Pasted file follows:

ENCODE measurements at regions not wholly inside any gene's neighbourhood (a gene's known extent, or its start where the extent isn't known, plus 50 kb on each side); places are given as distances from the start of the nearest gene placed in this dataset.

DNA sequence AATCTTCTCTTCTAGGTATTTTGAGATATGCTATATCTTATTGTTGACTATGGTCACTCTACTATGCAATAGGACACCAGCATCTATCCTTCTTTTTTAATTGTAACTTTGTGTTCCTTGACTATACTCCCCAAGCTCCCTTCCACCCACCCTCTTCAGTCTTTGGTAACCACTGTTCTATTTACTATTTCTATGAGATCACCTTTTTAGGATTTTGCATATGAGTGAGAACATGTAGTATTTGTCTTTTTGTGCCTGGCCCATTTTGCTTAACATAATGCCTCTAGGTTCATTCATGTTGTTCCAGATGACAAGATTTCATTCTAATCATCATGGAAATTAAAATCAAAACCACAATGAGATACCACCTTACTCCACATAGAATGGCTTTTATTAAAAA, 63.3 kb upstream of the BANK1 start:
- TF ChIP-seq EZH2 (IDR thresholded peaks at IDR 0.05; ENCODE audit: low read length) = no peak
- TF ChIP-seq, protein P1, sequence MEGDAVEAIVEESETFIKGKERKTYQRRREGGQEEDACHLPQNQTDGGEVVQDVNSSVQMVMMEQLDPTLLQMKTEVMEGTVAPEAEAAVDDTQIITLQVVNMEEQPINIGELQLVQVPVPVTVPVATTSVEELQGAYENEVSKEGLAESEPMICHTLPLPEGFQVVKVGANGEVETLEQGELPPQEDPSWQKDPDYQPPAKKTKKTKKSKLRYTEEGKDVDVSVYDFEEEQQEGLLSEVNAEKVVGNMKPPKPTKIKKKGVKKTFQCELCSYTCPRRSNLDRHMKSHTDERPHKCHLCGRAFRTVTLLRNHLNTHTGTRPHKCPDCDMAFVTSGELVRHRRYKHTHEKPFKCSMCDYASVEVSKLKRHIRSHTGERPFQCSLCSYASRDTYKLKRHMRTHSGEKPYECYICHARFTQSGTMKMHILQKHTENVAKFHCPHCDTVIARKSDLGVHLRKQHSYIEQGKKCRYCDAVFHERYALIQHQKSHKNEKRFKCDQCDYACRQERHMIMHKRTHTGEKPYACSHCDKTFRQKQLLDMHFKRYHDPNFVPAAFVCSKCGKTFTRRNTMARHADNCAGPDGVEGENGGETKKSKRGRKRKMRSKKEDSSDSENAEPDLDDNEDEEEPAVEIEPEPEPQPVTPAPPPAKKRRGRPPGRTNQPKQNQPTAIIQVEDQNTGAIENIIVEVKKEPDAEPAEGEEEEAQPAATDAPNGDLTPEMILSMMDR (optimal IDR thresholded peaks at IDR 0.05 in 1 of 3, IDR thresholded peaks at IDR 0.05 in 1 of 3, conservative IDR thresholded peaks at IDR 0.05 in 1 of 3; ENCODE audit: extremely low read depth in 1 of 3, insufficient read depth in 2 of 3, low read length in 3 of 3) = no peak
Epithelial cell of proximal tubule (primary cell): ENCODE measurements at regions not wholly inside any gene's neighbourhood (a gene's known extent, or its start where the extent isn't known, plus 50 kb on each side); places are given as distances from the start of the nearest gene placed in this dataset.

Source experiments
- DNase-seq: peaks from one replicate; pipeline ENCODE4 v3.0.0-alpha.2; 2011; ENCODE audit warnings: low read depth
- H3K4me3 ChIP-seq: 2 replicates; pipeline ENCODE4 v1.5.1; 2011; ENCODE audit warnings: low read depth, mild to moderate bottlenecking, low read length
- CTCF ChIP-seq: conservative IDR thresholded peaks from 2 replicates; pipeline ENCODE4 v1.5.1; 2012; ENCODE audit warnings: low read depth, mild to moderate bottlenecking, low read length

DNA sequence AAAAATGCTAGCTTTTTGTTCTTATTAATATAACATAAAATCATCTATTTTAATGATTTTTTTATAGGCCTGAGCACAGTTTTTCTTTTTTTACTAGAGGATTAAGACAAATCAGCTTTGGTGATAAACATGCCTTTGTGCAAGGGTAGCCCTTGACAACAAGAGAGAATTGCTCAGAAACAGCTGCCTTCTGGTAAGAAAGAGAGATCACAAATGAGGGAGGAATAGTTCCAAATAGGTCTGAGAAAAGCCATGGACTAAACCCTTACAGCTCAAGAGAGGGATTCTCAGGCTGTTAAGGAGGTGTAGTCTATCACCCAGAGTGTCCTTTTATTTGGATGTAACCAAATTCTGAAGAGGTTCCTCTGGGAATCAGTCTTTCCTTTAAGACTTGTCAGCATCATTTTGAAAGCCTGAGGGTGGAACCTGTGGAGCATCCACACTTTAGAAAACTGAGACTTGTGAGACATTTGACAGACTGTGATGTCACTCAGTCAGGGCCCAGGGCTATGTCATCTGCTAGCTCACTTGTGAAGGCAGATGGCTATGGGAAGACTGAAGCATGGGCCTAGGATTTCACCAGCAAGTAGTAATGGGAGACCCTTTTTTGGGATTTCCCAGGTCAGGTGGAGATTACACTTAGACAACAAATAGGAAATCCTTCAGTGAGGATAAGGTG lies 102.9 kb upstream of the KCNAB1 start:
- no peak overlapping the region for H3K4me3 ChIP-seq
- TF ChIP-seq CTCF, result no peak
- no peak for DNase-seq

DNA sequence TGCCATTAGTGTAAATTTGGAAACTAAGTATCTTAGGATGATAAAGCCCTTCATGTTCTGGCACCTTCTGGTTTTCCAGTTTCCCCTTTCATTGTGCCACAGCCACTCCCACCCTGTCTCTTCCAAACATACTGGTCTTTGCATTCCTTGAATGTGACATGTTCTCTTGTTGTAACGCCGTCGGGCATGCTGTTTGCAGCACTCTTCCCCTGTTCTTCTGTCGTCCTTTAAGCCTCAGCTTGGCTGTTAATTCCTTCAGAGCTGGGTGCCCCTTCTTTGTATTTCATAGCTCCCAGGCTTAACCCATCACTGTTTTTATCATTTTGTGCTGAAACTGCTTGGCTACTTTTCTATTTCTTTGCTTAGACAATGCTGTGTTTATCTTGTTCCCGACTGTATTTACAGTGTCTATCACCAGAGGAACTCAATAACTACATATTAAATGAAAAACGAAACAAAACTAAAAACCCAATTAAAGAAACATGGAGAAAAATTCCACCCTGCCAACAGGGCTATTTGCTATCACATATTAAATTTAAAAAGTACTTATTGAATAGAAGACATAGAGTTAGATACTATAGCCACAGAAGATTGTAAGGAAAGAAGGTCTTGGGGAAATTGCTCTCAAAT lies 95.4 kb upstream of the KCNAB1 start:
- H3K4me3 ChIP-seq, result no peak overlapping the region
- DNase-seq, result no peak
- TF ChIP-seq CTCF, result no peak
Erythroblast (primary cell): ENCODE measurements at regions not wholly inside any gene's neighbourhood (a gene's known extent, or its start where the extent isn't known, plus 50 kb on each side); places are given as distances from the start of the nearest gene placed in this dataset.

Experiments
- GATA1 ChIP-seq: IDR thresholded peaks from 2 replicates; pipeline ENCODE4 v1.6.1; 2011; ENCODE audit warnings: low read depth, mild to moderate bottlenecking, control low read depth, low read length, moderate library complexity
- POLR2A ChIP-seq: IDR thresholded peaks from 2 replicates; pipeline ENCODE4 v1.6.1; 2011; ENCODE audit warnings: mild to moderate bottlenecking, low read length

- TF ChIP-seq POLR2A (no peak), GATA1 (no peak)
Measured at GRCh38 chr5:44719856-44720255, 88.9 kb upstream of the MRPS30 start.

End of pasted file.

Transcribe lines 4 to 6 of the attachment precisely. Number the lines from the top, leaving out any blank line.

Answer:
- TF ChIP-seq, protein P1, sequence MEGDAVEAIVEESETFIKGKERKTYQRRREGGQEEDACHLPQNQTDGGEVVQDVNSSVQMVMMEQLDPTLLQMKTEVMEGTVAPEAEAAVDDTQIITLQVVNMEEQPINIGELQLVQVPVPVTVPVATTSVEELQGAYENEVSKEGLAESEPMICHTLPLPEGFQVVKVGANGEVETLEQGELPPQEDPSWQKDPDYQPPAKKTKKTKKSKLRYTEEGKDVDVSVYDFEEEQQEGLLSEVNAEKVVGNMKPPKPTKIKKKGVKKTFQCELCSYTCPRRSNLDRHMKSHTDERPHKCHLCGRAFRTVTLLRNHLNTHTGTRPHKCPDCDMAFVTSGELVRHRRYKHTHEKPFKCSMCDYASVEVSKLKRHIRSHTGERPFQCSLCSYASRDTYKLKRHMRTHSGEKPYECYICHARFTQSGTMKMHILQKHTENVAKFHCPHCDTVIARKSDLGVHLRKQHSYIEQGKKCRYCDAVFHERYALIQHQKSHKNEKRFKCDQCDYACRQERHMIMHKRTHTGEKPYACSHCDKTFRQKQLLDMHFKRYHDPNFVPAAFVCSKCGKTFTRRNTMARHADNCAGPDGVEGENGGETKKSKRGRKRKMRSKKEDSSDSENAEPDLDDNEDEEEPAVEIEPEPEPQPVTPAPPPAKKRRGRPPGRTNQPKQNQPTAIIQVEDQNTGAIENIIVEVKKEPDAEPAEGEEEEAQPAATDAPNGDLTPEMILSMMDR (optimal IDR thresholded peaks at IDR 0.05 in 1 of 3, IDR thresholded peaks at IDR 0.05 in 1 of 3, conservative IDR thresholded peaks at IDR 0.05 in 1 of 3; ENCODE audit: extremely low read depth in 1 of 3, insufficient read depth in 2 of 3, low read length in 3 of 3) = no peak
Epithelial cell of proximal tubule (primary cell): ENCODE measurements at regions not wholly inside any gene's neighbourhood (a gene's known extent, or its start where the extent isn't known, plus 50 kb on each side); places are given as distances from the start of the nearest gene placed in this dataset.

Source experiments